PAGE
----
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 Post subject: Help with Taps
PostPosted: Wed May 02, 2018 4:49 pm 
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Joined: Sat Apr 07, 2018 5:52 am
Posts: 17
Hi All I am seeking a bit of help with taps. I remain on whistle L Plates but I seem to have cuts relatively under control and in fact I sometimes find I have performed a cut or two without any pre-planning so they are coming along. Not so with taps which for me take a conscious effort so they come out stilted and you can imagine from there how my rolls sound.
Other than plain hard work is there some little trick to taps that I am missing? Am I alone in finding cuts much easier to perform than taps?
Thanks in advance for your help.


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 Post subject: Re: Help with Taps
PostPosted: Wed May 02, 2018 5:33 pm 
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Joined: Thu Jul 19, 2007 3:02 pm
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Location: Wheeling, WV
You might try raising the "tapping" finger a little before doing the tap. If you're trying to go from a "just off the tube" position, you're probably not getting enough leverage to get the bounce you need.

Pat

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 Post subject: Re: Help with Taps
PostPosted: Wed May 02, 2018 9:25 pm 
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Location: WV to the OC
My fellow Mountaineer is bang on.

JTU, may I ask what instrument(s) you came to the whistle from?

Because I used to go around teaching whistle and Irish flute workshops, and people coming especially from Boehm flute had consistent problems getting their pats sounding right.

The reason is that people trained on orchestral instruments are accustomed to keeping their fingers (when not in contact with the instrument) in the standard "guide positions" which are rather close to the holes or keys.

Especially Boehm flutists, who usually keep their fingers in contact with the touches. Why? Because the last thing they want to do is have their fingers high above the keys and slap their fingers down on them, which makes "key noise" (considered an impropriety).

With open hole whistles and flutes key noise isn't a possibility, and in preparation for making a pat it's usual to raise the patting finger high off the instrument body. Why? Because the extra distance (2 or 3 inches is common) gives the patting finger the distance it needs to accelerate to the required speed to do a pat quickly enough to sound right.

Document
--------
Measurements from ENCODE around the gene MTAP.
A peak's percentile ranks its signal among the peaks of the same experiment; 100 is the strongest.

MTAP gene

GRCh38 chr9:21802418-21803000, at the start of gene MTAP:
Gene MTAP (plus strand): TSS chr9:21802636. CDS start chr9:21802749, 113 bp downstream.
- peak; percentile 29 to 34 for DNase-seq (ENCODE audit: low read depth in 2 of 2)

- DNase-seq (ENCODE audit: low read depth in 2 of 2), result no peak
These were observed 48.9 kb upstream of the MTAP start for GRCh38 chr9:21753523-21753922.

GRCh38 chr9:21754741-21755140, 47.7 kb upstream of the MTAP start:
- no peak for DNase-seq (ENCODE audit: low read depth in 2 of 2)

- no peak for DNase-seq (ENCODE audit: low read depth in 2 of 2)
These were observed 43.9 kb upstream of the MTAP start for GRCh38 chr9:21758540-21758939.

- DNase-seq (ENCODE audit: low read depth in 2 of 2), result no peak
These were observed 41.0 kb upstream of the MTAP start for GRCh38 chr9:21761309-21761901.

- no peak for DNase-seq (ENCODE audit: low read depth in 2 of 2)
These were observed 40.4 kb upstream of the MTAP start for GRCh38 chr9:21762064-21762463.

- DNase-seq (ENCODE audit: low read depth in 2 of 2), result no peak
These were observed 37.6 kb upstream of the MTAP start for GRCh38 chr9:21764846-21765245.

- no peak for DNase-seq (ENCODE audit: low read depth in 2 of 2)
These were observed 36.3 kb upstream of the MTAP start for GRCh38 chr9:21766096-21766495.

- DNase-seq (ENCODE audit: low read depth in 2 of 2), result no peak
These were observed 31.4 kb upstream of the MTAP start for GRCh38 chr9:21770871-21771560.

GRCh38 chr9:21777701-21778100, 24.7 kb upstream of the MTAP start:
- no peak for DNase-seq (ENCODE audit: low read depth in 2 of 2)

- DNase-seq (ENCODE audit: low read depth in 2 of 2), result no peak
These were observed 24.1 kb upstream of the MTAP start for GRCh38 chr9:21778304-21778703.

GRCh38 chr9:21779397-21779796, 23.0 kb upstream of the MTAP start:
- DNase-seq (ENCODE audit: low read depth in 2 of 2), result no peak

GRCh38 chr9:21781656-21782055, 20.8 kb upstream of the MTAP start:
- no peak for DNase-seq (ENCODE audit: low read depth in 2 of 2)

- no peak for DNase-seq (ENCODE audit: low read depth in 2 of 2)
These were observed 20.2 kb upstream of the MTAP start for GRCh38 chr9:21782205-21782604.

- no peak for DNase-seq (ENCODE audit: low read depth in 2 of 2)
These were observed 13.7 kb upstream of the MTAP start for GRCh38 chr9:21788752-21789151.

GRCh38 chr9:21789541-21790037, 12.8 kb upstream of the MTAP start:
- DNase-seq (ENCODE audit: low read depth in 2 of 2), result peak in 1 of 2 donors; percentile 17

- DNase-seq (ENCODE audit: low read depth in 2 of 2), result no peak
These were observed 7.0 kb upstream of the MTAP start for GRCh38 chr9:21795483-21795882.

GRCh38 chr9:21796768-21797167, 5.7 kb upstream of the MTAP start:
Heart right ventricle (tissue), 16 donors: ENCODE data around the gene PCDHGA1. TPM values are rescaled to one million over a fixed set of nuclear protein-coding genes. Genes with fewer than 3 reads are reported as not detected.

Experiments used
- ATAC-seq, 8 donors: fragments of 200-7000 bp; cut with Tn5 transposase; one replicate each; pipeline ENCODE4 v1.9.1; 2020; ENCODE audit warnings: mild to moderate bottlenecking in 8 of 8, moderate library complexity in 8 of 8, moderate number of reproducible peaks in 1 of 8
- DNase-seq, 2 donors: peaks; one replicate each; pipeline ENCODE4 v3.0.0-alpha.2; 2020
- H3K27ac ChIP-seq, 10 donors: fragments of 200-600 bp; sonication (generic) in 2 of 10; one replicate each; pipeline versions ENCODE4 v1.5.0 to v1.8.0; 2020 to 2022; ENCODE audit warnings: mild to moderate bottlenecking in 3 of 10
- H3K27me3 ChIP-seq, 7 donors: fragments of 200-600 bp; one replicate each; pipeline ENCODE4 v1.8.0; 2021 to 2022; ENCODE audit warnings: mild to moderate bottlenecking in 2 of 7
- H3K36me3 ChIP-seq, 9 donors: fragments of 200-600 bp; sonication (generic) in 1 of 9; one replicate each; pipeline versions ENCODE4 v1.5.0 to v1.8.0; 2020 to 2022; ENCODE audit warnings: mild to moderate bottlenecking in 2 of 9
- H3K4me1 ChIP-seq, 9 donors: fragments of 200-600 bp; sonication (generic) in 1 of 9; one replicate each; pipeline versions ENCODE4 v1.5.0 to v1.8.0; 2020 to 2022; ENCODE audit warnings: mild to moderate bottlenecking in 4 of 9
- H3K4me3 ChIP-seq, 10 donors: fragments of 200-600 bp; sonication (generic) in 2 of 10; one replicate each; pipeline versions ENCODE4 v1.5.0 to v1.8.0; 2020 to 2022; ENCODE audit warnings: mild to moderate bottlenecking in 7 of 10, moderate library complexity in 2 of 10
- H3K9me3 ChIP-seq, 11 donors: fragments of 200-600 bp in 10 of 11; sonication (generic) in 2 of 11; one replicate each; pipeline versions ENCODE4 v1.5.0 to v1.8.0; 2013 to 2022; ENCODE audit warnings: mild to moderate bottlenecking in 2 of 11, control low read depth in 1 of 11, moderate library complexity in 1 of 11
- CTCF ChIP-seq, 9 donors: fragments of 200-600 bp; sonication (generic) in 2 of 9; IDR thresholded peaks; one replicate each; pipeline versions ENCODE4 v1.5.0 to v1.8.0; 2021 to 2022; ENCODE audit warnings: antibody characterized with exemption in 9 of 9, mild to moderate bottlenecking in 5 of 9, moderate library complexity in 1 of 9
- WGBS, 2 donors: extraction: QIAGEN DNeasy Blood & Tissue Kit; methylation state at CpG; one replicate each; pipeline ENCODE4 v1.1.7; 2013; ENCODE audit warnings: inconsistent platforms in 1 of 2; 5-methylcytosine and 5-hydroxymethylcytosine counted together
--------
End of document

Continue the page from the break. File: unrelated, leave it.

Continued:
Keep in mind that pats only sound "right" when

1) the patting finger perfectly seals the hole so that a clean lower note is heard, and

2) the pat has an extremely short duration.

A pat shouldn't sound like a note. It should sound like a near-instantaneous separation between two notes. Yet the lower note created by the patting finger is clear- that's what gives a well-done pat its distinctive "pop" or "snap".

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Richard Cook
1978 Quinn uilleann pipes
1945 Starck Highland pipes
Goldie Low D whistle


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 Post subject: Re: Help with Taps
PostPosted: Wed May 02, 2018 9:31 pm 
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Location: WV to the OC
JTU wrote:
I remain on whistle L Plates


BTW I've been playing whistle 40 years and don't know what that means.

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Richard Cook
1978 Quinn uilleann pipes
1945 Starck Highland pipes
Goldie Low D whistle


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 Post subject: Re: Help with Taps
PostPosted: Thu May 03, 2018 12:36 am 
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pancelticpiper wrote:
JTU wrote:
I remain on whistle L Plates


BTW I've been playing whistle 40 years and don't know what that means.


Richard that means I am still a learner. When you learn to drive in Australia you have to display L Plates on your car. I will have whistle L Plates for a long time.

As for your other question about what instrument I came from. The answer is none - I am a retiree who took up the whistle with no musical ability or background (I can’t even sing in tune in the shower) after going through a busy working and family life wishing I could play something.
Cheers


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 Post subject: Re: Help with Taps
PostPosted: Thu May 03, 2018 2:15 am 
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Location: the Back of Beyond
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 Post subject: Re: Help with Taps
PostPosted: Thu May 03, 2018 7:55 am 
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Mr.Gumby wrote:
Image


Where can I get some "L" plates small enough to fit on my whistles? Or do I just wear the full-sized one on a chain around my neck? :lol:

I think a lot of us should be displaying them..,

Piper Joe


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 Post subject: Re: Help with Taps
PostPosted: Thu May 03, 2018 7:04 pm 
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Location: WV to the OC
Ah... thanks!

No L plates here.

We do have cars that say STUDENT DRIVER in various places. These cars are used for driver training. The cars have brake pedals on the passenger side too, for the teacher to use in emergencies. Sometimes they have dual steering wheels.

You don't want to get stuck behind one. Here:

https://www.youtube.com/watch?v=n9YCD7ONFHo

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1978 Quinn uilleann pipes
1945 Starck Highland pipes
Goldie Low D whistle


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